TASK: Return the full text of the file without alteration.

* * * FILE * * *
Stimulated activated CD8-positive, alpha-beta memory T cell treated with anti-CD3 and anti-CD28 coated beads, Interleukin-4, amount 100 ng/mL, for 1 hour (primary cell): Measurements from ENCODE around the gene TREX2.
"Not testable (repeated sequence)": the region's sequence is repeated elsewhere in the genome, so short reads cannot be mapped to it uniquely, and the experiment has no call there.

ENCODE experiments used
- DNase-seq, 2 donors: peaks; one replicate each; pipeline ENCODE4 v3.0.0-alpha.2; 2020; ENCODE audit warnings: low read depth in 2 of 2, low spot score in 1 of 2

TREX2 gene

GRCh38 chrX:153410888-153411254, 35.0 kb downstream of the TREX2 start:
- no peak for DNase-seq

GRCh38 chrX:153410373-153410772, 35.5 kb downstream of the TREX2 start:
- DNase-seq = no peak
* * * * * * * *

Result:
Stimulated activated CD8-positive, alpha-beta memory T cell treated with anti-CD3 and anti-CD28 coated beads, Interleukin-4, amount 100 ng/mL, for 1 hour (primary cell): Measurements from ENCODE around the gene TREX2.
"Not testable (repeated sequence)": the region's sequence is repeated elsewhere in the genome, so short reads cannot be mapped to it uniquely, and the experiment has no call there.

ENCODE experiments used
- DNase-seq, 2 donors: peaks; one replicate each; pipeline ENCODE4 v3.0.0-alpha.2; 2020; ENCODE audit warnings: low read depth in 2 of 2, low spot score in 1 of 2

TREX2 gene

GRCh38 chrX:153410888-153411254, 35.0 kb downstream of the TREX2 start:
- no peak for DNase-seq

GRCh38 chrX:153410373-153410772, 35.5 kb downstream of the TREX2 start:
- DNase-seq = no peak